AmSouth Bancorp.'s decision to sell most of its mortgage banking assets points to a developing trend in the consolidation of the home lending industry.

Many in the industry believe that banks, which mostly had been buyers, will begin to be sellers as well.

AmSouth is the second bank in recent months with a considerable profile in mortgage banking to choose to exit the business. In November, Keycorp announced that it would seek to sell its $24 billion servicing portfolio and other assets.

"There is a high cost and a volatile earnings stream associated with the mortgage business," said John W. Woods, AmSouth's chief executive officer, "and it is difficult to achieve the level of business necessary to benefit from the economies of scale that larger mortgage servicing companies achieve."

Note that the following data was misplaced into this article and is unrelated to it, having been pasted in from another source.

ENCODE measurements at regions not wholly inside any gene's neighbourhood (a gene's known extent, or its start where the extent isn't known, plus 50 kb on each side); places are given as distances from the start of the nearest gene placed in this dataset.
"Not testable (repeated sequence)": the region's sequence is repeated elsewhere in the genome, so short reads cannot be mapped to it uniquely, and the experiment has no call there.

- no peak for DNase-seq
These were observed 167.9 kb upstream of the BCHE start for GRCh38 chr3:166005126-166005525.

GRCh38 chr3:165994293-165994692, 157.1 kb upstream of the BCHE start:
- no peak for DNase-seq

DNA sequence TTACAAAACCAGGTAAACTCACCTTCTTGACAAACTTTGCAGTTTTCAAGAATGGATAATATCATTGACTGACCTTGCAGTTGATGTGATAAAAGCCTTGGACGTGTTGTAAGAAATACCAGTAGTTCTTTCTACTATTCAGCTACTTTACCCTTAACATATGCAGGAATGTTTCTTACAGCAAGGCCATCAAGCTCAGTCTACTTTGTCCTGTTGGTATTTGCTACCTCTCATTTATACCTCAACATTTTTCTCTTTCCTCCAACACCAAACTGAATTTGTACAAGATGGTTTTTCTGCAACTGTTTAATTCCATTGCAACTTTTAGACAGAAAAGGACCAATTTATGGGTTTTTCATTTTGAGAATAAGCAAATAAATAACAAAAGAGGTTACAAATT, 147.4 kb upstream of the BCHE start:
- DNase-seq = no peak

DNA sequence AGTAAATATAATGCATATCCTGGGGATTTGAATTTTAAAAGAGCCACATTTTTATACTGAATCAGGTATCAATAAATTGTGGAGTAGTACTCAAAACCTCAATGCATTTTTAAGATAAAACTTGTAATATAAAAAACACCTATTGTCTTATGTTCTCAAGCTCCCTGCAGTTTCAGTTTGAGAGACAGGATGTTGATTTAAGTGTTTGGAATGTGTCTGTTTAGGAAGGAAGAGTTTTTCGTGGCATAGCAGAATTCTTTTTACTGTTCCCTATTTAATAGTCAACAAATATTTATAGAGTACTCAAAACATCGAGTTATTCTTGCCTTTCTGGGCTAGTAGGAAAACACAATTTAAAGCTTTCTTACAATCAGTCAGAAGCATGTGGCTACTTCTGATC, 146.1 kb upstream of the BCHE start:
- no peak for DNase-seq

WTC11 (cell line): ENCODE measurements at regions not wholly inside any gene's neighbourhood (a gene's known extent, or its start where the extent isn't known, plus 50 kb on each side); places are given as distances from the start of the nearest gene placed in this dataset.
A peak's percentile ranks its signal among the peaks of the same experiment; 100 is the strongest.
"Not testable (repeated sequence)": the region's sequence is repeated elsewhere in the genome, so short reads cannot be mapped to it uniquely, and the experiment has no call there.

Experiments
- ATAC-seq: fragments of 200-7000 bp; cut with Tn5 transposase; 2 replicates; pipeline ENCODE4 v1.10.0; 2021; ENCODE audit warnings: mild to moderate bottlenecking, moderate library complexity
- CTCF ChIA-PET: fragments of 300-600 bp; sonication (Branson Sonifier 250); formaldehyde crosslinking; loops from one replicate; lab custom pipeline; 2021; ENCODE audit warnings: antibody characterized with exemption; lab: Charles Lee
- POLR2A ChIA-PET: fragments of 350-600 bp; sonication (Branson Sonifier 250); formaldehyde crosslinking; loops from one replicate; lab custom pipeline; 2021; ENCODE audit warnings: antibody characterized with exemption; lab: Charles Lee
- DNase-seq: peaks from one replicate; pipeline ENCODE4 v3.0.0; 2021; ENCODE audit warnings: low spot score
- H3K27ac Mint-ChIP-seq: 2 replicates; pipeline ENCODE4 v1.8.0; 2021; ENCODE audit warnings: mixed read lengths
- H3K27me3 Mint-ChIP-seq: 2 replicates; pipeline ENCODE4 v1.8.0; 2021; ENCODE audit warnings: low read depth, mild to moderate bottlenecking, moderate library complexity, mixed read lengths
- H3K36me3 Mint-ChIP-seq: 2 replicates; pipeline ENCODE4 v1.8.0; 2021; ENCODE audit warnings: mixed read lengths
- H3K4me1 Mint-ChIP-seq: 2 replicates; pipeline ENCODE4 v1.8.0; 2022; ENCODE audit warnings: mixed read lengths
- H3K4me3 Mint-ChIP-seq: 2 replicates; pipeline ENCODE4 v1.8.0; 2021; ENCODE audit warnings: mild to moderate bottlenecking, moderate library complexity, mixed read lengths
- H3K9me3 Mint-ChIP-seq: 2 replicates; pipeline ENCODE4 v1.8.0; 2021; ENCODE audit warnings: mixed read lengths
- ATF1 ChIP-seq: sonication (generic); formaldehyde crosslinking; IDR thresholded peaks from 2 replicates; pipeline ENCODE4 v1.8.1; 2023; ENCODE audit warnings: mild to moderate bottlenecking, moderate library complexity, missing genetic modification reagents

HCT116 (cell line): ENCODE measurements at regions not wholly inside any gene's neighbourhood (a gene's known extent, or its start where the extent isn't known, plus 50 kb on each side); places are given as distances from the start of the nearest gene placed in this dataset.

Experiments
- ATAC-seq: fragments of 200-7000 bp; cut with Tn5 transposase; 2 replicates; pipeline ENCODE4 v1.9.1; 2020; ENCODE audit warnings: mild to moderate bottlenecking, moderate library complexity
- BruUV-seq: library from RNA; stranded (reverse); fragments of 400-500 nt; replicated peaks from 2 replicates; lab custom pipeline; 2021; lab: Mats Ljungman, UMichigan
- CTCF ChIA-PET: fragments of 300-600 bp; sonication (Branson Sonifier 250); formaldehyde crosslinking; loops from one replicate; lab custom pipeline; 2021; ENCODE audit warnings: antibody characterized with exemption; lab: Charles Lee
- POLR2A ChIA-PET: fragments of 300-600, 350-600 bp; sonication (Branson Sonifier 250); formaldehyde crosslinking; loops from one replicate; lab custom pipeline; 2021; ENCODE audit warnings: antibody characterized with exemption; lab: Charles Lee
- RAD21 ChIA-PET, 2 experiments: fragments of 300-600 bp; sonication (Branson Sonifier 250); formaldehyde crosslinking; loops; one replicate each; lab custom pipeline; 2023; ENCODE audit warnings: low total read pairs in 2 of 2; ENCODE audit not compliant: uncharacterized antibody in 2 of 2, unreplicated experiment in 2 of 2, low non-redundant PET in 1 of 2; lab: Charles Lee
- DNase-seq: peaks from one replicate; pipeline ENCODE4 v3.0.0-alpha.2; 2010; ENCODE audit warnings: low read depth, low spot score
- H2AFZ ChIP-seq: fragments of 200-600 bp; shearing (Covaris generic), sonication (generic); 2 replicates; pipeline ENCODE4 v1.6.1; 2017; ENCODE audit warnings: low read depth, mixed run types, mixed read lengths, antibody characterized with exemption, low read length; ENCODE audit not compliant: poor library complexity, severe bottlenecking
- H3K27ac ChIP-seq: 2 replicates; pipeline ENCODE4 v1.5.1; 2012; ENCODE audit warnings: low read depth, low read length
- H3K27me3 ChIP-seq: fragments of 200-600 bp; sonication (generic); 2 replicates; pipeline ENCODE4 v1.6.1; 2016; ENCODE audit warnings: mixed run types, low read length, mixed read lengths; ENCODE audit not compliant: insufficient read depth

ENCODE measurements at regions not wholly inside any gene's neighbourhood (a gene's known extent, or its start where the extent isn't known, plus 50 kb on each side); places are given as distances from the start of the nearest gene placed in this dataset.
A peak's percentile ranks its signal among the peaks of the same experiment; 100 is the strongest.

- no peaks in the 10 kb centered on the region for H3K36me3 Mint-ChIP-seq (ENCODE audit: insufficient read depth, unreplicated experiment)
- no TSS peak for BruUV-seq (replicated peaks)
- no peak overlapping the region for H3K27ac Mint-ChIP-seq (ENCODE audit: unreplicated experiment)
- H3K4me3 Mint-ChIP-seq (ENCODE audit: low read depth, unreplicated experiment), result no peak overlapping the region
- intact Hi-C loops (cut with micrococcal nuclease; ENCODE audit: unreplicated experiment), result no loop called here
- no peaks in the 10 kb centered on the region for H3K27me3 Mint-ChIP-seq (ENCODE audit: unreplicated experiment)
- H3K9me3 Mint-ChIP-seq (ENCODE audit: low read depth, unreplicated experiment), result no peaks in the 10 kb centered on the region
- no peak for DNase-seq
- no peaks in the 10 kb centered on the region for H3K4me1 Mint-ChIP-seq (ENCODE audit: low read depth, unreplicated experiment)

Analysts echoed that sentiment. "They feel they can't get the sheer volume to get real economies. You need size to compete," said Ken Hemauer, a vice president at Robert W. Baird.

AmSouth plans to sell its servicing business, along with eight originations offices that are outside its banking area. The bank will continue to offer mortgages to its banking customers.

The bank has a servicing portfolio of about $10 billion and originated $959 million of home loans in the first six months of last year.

Salomon Brothers Inc. has been hired to handle the sale.

In announcing its move to sell mortgage banking assets, Keycorp also cited the difficulty of amassing the necessary scale for peak efficiencies. Size is especially important in loan servicing, where a substantial and ongoing investment in technology is required to remain competitive.

The decision to exit the loan servicing business will allow AmSouth to reduce staff and improve efficiency ratios, according to Mr. Woods. In addition, selling the mortgage servicing operations would eliminate the intangibles of all purchased mortgage servicing rights from AmSouth's balance sheet and further strengthen the company's capital ratios, he said.

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